With the economy in unspeakably bad shape, higher ed insiders have begun wondering if the frills that students and parents have been demanding for years are endangered.
Do college students really need sushi bars, omelet stations, full vegan menus and lobster nights? For that matter, how many cereal brands is enough?
“Is having seven cereals in the dining hall instead of one a frill?” The president of College of St. Benedict in Minnesota posed that question recently.
Of course, the culinary excesses are nothing compared with the construction arms race that until recently you could see and hear on just about any college campus. Do we really need dorms that look like resorts and $50 million athletic centers? (That’s how much the student rec center cost at my alma mater — the University of Missouri.)
At least one state is exploring the possibility of offering a budget bachelor’s degree. The Pennsylvania State Board of Education recommended last month that the state create a new school that would offer accelerated year-round programs to get students in and out of college as quickly as possible. Pennsylvania graduates, who typically leave school about $19,000 in hock, possess one of the highest debt loads.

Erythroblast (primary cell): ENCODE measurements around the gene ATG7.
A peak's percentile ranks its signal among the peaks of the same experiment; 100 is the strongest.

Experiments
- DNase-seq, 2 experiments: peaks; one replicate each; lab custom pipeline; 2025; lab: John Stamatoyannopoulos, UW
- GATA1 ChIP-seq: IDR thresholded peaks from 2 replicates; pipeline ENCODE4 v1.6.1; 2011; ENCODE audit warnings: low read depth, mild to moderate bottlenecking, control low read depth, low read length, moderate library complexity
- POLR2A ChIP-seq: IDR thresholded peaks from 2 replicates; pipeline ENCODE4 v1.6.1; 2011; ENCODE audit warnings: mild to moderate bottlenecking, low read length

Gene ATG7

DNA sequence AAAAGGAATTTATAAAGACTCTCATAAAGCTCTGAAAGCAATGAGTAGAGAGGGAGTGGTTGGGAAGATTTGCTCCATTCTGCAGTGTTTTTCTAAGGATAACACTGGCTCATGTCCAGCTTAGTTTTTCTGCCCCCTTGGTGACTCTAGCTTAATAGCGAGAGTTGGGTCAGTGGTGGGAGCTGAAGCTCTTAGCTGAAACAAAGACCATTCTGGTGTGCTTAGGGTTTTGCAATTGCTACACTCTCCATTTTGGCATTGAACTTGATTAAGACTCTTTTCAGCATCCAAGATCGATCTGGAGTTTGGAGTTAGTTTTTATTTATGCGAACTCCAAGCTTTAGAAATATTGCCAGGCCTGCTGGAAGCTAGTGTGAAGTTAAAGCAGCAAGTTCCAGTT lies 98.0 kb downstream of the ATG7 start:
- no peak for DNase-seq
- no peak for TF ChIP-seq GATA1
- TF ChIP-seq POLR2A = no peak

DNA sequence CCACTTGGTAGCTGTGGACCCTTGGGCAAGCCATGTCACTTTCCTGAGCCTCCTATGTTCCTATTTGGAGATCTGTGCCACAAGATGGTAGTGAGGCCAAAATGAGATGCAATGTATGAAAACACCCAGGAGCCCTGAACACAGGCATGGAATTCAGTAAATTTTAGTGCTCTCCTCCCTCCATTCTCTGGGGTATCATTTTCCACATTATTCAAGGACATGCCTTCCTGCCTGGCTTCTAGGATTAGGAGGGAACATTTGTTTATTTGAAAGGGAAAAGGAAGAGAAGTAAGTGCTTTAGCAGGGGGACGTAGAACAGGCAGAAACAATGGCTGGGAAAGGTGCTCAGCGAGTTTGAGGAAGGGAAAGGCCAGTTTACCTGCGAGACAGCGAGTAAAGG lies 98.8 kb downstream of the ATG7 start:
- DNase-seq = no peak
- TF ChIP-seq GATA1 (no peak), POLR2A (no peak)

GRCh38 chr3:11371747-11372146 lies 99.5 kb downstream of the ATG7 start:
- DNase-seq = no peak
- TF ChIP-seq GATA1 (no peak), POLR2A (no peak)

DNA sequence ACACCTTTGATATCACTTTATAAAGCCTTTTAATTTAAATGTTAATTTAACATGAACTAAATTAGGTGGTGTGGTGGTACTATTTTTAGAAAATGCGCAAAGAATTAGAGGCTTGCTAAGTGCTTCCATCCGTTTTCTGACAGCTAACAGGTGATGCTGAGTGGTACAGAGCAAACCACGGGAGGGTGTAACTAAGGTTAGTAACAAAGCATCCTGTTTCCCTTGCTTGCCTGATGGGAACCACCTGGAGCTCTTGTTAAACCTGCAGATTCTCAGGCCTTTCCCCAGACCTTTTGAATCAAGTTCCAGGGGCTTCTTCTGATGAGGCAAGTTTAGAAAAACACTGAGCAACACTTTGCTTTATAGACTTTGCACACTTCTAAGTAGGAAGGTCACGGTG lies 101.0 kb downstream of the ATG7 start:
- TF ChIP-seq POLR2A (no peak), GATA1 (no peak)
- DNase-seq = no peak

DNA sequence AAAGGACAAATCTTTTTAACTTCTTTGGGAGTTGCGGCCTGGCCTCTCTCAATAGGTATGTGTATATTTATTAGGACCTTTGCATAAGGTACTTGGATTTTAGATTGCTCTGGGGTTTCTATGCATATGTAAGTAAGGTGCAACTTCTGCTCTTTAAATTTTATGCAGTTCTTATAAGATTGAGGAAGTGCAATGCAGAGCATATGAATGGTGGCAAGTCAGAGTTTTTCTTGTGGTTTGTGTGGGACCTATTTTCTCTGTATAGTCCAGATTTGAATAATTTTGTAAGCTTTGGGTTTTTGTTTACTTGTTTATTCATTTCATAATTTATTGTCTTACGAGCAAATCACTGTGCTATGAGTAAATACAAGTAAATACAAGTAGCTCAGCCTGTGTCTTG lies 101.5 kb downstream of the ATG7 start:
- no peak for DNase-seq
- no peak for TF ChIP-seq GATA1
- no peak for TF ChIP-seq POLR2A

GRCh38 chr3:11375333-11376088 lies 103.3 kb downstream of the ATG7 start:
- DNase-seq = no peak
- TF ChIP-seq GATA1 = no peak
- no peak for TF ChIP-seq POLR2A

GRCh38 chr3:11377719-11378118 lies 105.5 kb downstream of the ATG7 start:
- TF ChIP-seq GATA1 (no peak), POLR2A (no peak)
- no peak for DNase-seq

Here’s what the board’s chairman Joseph Torsella said about the economy move:
Somewhere there should be a no-frills option. Let’s see if there’s a market for a Yugo or a Ford.
It will be interesting to witness how teenagers and parents react to this sort of movement — if it indeed catches on at all.
Learn how to shrink the cost of college by reading The College Solution.